With the pandemic going on for more than two years now, it’s no secret that our economy has seen many changes.
The good news? Degree holders are still getting employed?
The bad news? Their salaries have been lower.
Increase in Employment Rate for Degree Holders
According to the Ministry of Manpower (MOM)’s Labour Force in Singapore report, for degree holders from 25 to 64 years old, the employment rate increased slightly from 87.6% in 2019 and 2020 to 87.7% in 2021.
Overall, the employment rate in Singapore rose significantly from 64.5% in June 2020 to 67.2% in June 2021 after taking a hit in 2020. The employment rate recorded in June 2021 was also higher than that of June 2019, which stood at 65.2%.
The ministry also noted that the increase was diverse, with the employment rates of men, women seniors and youths all seeing a rise.
This reflected the effectiveness of government support through the SGUnited Jobs and Skills Package, Job Support Scheme and Jobs Growth Incentive.
Although the increase in demand for manpower for COVID-related operations contributed partially to the increase in the employment rate, it was also noted that the number of residents in permanent jobs also grew.
Decrease in Salary for Degree Holders
Well, not all that glitters is gold.
Coupled along with the high inflation rates in recent years, the median income rates only rose by 0.2% per annum in real terms for degree holders as compared to 2016.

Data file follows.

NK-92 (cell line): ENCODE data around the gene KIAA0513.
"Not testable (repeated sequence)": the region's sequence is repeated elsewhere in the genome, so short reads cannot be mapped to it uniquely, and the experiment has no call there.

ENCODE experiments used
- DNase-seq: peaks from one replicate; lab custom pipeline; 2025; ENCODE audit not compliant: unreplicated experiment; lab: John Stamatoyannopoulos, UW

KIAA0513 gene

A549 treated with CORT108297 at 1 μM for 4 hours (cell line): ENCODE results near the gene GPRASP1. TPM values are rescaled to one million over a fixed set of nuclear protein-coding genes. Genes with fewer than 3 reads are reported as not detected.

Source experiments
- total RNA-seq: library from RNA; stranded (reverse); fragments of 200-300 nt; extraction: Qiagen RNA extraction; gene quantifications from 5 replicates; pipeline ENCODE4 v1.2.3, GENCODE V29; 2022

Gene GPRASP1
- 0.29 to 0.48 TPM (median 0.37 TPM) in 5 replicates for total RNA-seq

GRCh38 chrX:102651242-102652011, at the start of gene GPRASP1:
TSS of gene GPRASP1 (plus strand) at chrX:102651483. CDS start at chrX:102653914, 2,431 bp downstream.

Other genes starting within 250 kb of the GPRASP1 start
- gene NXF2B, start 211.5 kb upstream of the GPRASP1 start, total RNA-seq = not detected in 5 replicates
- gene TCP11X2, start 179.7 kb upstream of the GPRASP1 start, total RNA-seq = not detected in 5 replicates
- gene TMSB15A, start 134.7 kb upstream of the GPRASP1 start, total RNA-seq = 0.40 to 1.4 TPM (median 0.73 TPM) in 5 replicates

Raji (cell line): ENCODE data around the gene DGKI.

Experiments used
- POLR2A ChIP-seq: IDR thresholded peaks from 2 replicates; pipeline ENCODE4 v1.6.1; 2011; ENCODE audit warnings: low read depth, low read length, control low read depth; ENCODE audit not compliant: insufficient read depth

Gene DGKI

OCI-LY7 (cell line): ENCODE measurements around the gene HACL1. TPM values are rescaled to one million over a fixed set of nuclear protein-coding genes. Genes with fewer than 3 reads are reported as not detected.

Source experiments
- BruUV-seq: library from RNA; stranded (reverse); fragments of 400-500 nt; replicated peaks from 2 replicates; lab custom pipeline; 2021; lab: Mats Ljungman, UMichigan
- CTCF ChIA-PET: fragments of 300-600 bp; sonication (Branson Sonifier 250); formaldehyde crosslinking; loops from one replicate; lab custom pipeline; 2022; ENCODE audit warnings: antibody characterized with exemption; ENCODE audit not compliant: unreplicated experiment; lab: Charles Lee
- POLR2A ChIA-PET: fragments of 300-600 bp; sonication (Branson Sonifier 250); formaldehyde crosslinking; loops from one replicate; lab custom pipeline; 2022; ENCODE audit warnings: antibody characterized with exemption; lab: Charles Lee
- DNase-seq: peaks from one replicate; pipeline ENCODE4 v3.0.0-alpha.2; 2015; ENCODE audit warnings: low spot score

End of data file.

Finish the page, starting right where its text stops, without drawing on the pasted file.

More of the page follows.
The rest of the workforce enjoyed a higher increase in median income rates, with workers at the 20th percentile experiencing a 2.7% increase in median income rates per annum. Overall, the workforce saw a 2.1% increase in median income rates per annum from 2016 to 2021.
Those in the 20th percentile also saw a 4.4% increase in just 2021 alone, bringing their median income rates much closer to pre-COVID levels. When Workfare Income Supplement-related payouts were included, their median income rates were actually higher than the pre-COVID level by 0.5% per annum.
The median income of full-time employed degree holders was S$7,351 in 2021, a decrease from S$7,434 in 2020 and S$7,605 in 2019 before the pandemic began. The report also cited that this was due to how salaries were “pulled down by lower bonuses amid the more uncertain economic climate”.
Decrease in Involuntary Unemployment Rates
Apart from that, there was also a decrease in those who left their jobs involuntarily, which MOM mentioned was a marker of economic recovery in Singapore.
The factors that fall under leaving one’s job involuntarily include retrenchment, cessation of business and temporary layoff without pay.
Rather, many left their jobs out of their own will due to their discontent with the working environment, whether it was the long hours, low pay or working conditions.
MOM suggested that the increase in voluntary unemployment rates may have been due to the fact that COVID-19 has opened up a wider variety of job opportunities due to the economic recovery. As such, “more workers could have been encouraged to look for a more suitable job”.
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